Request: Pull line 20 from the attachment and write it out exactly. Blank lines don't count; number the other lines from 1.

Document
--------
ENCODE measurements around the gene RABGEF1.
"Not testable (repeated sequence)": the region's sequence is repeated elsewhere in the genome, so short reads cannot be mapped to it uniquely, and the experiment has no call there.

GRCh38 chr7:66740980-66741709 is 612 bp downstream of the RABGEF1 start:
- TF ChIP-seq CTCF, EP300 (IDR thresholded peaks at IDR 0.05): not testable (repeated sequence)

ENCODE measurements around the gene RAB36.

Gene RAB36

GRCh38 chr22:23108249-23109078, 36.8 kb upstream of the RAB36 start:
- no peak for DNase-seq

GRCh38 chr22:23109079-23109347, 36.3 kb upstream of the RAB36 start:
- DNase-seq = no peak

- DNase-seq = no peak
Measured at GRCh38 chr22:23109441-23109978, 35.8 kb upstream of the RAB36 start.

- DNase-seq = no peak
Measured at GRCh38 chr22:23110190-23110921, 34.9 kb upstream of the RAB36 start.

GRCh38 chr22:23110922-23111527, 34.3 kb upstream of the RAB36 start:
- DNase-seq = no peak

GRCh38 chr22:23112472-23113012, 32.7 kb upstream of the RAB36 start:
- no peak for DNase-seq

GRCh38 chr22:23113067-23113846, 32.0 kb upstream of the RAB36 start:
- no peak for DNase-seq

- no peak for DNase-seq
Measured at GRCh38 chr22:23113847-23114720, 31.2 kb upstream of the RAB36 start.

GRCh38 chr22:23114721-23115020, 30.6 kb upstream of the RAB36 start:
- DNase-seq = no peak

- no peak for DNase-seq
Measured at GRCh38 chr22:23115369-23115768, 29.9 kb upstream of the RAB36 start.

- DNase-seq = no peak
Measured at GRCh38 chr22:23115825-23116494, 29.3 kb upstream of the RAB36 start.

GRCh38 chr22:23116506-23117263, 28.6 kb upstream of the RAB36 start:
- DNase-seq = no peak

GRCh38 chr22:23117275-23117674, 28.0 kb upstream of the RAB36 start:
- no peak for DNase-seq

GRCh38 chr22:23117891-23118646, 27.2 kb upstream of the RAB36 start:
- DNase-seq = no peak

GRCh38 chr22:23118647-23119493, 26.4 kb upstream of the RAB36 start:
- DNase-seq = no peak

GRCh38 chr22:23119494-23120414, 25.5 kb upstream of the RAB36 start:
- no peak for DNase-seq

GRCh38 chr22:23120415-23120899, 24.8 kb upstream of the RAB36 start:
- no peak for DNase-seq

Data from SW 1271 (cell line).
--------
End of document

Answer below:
- no peak for DNase-seq